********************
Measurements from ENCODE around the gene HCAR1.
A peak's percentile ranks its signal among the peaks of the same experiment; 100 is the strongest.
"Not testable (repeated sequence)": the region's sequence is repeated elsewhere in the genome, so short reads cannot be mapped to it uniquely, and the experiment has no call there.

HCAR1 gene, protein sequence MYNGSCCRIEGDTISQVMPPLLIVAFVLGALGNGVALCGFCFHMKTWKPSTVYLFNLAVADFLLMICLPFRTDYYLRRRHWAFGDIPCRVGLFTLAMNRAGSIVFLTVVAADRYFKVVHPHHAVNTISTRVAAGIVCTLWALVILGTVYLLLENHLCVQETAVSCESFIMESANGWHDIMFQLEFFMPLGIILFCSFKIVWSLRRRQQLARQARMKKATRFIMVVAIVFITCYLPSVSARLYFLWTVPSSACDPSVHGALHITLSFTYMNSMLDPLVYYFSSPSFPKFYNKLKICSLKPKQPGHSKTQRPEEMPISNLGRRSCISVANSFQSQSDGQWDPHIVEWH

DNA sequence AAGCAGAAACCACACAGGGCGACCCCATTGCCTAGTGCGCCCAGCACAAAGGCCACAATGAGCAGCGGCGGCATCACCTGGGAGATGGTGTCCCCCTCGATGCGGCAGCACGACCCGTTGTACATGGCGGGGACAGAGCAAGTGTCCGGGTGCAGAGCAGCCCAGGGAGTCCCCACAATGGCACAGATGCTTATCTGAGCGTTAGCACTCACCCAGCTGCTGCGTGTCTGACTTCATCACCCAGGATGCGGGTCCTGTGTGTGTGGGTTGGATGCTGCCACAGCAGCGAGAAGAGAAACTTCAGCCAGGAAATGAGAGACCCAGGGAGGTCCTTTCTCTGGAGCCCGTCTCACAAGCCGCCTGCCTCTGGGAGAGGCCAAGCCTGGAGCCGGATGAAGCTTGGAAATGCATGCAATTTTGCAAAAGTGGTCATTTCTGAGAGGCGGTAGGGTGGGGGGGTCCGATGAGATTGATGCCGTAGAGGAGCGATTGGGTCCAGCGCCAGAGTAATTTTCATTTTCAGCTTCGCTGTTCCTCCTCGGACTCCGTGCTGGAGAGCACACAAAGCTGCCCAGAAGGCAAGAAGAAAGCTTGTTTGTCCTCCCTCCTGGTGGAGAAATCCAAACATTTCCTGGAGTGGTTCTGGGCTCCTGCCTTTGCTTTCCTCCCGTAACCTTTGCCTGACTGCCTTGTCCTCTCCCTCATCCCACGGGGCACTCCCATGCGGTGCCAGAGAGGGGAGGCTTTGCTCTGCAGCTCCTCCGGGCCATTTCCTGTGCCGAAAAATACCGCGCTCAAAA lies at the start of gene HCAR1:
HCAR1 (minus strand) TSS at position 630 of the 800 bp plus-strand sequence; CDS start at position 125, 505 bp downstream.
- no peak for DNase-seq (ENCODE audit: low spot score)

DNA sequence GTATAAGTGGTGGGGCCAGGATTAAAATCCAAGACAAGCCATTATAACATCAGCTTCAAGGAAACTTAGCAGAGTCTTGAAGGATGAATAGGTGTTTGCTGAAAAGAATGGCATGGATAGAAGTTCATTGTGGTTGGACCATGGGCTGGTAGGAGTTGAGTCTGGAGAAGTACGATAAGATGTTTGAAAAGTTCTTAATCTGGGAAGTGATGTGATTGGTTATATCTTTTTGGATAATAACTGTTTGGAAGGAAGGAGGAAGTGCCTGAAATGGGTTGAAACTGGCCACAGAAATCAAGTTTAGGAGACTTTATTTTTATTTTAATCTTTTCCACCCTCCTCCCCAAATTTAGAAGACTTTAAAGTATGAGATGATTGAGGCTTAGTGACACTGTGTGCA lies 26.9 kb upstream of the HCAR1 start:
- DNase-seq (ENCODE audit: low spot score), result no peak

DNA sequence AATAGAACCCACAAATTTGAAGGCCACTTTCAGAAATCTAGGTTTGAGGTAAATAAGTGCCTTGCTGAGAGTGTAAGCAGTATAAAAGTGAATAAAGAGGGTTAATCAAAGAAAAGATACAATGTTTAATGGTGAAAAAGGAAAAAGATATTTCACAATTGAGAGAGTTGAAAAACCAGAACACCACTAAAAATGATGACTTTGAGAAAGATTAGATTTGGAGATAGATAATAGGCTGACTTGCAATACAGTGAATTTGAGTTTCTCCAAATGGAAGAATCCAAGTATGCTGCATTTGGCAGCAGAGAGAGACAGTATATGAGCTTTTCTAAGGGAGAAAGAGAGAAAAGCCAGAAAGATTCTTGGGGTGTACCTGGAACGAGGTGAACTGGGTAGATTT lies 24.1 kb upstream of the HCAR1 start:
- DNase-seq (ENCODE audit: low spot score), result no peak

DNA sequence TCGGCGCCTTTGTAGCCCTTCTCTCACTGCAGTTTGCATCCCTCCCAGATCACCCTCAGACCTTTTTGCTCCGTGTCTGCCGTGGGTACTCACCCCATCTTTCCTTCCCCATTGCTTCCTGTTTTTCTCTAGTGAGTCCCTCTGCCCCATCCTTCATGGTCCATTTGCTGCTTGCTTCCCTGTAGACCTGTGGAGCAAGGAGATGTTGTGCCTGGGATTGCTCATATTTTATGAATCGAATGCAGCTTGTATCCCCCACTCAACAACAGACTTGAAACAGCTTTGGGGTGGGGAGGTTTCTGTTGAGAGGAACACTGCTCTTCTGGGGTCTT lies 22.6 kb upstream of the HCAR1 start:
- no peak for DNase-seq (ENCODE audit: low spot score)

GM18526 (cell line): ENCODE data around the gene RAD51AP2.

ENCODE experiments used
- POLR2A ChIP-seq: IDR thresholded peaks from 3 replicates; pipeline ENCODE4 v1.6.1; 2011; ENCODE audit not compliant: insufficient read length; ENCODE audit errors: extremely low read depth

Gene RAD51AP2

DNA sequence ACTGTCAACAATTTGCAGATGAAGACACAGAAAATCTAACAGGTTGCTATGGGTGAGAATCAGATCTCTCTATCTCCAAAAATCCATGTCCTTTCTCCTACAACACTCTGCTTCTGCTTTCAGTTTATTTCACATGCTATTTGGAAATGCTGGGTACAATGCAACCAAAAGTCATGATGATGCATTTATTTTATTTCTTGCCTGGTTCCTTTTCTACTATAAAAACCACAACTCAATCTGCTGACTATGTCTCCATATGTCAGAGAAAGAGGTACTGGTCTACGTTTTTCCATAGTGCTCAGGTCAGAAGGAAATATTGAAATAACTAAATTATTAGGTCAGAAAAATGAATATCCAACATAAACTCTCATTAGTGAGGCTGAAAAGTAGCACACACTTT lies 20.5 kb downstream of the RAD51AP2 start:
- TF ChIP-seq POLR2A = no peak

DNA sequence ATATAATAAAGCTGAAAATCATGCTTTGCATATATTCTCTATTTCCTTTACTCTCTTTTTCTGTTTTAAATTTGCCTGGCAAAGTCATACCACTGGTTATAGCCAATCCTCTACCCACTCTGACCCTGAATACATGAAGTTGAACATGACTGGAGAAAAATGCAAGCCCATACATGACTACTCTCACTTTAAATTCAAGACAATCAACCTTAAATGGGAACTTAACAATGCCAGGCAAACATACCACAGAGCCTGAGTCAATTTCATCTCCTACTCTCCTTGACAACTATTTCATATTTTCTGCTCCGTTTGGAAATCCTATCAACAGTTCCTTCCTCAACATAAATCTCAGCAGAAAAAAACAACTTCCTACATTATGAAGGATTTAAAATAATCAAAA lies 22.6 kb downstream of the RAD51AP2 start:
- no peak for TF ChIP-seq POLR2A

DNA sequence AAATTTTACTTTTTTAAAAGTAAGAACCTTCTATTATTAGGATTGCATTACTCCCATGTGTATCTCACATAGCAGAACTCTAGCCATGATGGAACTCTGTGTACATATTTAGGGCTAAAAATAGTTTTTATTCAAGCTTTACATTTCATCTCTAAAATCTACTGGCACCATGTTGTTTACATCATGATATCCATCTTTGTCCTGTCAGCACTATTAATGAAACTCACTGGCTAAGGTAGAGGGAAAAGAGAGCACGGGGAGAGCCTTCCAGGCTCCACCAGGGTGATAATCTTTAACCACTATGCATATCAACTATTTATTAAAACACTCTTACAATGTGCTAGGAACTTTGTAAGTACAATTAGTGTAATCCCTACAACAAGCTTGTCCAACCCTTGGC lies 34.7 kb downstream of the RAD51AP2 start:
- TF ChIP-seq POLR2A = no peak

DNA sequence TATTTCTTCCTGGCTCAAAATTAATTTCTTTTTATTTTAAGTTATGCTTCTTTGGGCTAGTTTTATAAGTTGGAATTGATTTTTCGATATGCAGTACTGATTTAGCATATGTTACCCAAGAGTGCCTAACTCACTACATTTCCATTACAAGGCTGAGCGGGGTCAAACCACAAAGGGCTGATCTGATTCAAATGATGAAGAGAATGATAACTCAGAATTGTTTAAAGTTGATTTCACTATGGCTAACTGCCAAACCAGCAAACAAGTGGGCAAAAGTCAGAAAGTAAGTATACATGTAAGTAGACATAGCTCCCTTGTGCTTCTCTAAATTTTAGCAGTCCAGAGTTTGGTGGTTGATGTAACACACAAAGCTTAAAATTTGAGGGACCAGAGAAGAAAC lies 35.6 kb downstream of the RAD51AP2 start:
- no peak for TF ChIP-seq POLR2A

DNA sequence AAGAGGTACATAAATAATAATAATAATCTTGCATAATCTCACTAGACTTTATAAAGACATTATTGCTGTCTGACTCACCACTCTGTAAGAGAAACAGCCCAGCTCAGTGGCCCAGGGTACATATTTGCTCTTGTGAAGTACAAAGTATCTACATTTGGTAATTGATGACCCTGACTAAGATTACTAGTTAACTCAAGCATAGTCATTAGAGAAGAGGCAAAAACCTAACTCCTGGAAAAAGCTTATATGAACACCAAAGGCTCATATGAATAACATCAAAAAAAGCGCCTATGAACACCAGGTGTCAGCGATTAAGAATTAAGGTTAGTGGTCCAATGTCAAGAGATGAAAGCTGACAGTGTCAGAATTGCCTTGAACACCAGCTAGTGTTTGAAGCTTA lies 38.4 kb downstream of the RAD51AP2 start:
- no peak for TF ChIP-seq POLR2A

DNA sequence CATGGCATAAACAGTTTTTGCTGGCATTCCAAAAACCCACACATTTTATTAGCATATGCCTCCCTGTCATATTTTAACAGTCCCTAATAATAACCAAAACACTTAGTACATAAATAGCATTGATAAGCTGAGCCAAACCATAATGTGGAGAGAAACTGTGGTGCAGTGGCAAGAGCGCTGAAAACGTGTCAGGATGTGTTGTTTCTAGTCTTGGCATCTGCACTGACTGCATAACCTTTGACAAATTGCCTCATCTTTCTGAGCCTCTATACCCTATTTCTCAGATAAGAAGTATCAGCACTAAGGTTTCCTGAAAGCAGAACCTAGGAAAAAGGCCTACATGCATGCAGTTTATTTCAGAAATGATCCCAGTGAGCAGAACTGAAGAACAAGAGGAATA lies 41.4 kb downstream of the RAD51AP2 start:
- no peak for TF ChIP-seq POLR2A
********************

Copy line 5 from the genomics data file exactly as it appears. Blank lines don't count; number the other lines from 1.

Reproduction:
DNA sequence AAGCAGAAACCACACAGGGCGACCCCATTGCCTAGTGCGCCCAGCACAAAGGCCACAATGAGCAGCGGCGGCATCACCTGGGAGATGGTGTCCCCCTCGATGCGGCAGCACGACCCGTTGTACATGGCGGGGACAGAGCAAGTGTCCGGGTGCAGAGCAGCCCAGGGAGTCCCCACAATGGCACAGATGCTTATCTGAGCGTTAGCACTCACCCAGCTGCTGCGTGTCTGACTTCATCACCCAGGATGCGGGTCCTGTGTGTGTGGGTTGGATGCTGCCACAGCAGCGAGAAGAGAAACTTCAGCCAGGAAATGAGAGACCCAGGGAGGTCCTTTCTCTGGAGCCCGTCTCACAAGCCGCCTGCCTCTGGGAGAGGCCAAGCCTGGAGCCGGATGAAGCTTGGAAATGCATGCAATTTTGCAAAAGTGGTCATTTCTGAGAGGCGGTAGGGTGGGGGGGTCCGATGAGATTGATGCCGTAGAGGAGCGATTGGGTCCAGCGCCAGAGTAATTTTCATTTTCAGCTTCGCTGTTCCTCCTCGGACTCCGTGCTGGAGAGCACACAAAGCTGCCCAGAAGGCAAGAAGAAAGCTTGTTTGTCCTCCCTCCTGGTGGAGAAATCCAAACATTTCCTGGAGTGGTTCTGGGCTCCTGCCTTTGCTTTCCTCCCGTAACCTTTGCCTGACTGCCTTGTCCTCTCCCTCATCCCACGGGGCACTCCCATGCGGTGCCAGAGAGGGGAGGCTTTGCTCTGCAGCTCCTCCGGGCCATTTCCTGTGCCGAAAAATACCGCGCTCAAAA lies at the start of gene HCAR1: